Boya kept the appointment, but Ziqi did not show up on that day. Boya was very curious, but he got the news that Ziqi had passed away. Boya was so sad, as nobody would understand his music like Ziqi did. He played for the last time over the grave of Zhong Ziqi, then smashed his lute because the only person able to appreciate his music had died.
Based on this story, people are taking the set phrase “High Mountain and Flowing Water(高山流水gāo shān liú shuĭ) ” to refer to understanding and appreciating a close friend. ‘The Lute platform’(断琴台duàn qín tái) was built to memorise the deep friendship of Boya and Ziqi. The birthplace of this renowned legend is the city Wuhan (武汉).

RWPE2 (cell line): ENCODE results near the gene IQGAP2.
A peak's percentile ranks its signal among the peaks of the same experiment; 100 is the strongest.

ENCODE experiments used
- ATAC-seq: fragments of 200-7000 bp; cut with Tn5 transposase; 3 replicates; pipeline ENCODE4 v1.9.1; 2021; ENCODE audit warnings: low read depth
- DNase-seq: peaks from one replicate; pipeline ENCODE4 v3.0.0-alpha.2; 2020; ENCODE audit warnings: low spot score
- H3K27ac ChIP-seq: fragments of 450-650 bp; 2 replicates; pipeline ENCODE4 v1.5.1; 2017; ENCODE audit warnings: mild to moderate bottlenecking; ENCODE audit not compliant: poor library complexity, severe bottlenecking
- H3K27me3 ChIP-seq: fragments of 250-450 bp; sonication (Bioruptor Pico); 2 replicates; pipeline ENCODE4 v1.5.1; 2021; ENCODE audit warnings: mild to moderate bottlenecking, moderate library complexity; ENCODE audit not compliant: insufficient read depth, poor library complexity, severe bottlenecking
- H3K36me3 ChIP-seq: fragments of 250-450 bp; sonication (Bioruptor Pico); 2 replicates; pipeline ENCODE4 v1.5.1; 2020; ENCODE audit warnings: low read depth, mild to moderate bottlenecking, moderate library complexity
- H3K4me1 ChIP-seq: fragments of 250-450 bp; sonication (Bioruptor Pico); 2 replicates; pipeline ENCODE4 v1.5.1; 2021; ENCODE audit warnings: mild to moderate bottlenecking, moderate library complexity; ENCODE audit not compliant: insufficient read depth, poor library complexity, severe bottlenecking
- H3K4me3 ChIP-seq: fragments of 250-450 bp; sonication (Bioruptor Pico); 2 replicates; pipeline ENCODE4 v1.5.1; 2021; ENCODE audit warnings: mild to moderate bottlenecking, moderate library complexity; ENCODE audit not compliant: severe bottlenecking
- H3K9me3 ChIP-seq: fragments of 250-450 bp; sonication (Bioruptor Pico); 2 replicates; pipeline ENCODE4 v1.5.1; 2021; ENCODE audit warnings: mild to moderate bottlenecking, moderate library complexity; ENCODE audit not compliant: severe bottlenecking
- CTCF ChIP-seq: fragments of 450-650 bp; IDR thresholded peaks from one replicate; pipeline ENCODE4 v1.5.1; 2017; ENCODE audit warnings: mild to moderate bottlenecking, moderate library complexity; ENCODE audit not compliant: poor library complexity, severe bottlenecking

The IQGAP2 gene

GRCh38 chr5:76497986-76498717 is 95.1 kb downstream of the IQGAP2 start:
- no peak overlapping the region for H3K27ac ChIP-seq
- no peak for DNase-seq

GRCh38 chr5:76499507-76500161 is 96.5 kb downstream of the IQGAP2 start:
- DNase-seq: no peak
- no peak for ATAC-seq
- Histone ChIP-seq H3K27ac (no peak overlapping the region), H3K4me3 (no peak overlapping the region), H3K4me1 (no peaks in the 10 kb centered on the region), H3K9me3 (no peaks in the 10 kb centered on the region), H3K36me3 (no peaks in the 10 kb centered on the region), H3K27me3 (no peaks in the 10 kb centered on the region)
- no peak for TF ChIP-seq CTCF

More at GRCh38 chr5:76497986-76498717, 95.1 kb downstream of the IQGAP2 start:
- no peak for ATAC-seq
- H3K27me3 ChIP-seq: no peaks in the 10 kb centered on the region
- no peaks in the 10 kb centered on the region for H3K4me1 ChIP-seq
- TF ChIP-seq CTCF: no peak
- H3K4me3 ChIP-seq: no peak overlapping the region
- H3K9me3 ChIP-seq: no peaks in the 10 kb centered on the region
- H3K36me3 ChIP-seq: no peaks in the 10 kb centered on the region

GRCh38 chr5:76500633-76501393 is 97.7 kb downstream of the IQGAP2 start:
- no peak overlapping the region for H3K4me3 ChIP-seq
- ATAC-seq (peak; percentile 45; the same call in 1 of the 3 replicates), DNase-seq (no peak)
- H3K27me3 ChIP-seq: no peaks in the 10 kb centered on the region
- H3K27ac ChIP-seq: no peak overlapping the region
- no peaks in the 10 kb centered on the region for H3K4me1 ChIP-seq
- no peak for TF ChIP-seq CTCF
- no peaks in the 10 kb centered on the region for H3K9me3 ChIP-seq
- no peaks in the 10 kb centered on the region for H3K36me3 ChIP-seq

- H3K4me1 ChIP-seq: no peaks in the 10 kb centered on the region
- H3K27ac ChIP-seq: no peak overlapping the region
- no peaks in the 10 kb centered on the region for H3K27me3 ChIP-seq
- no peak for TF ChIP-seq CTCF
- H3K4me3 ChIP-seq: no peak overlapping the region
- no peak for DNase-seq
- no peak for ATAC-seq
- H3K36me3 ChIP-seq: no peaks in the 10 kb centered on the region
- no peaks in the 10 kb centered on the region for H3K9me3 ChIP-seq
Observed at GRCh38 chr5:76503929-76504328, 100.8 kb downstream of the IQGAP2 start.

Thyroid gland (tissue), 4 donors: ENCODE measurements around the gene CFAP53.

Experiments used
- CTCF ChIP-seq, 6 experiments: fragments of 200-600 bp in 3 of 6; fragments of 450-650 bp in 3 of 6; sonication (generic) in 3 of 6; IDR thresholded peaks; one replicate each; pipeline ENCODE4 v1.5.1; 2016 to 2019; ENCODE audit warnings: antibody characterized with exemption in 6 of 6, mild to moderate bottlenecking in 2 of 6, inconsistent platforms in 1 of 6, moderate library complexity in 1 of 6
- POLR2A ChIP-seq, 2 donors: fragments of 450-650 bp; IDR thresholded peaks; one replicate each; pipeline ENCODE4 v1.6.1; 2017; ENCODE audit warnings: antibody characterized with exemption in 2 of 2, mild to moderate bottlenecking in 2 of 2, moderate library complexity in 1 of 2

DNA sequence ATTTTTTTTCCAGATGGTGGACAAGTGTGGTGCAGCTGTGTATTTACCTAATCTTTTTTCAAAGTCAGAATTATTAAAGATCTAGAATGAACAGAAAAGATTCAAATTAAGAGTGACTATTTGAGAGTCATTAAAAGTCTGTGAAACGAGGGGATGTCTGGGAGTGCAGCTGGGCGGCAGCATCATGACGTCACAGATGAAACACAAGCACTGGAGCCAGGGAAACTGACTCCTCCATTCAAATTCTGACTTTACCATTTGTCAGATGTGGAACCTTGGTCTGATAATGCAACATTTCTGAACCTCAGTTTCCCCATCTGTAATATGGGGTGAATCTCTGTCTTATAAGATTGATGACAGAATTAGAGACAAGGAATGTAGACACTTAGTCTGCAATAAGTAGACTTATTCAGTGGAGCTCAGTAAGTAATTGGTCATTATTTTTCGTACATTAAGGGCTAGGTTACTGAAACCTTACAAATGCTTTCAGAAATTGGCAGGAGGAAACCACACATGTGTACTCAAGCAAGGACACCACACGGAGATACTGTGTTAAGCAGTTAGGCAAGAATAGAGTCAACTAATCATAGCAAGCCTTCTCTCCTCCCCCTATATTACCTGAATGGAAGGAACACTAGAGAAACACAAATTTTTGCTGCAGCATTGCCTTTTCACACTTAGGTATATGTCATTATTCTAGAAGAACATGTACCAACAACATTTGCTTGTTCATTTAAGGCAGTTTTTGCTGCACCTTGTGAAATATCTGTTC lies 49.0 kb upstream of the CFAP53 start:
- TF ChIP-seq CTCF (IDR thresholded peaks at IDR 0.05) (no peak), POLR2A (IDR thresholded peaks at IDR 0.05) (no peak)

For most Europeans, when talking about Wuhan little may come to mind. Regarded as the ‘Chicago of China’, there is more to Wuhan than meets the eye. One reason for this saying is the key role it plays in domestic transportation. When looking at a map of China, Wuhan is located at the geographical heart of China, as well as on the coast of Yangtze River (长江 cháng jiāng). With its important geographical position, dozens of railways, roads and expressways passing through the city, it makes for a major transportation hub in China. Another reason is Wuhan’s robust industrial sector and the education resources. Wuhan’s GDP ranked number 9 among Chinese cities in 2012. It is also the third science and education centre after Beijing (北京) and Shanghai (上海).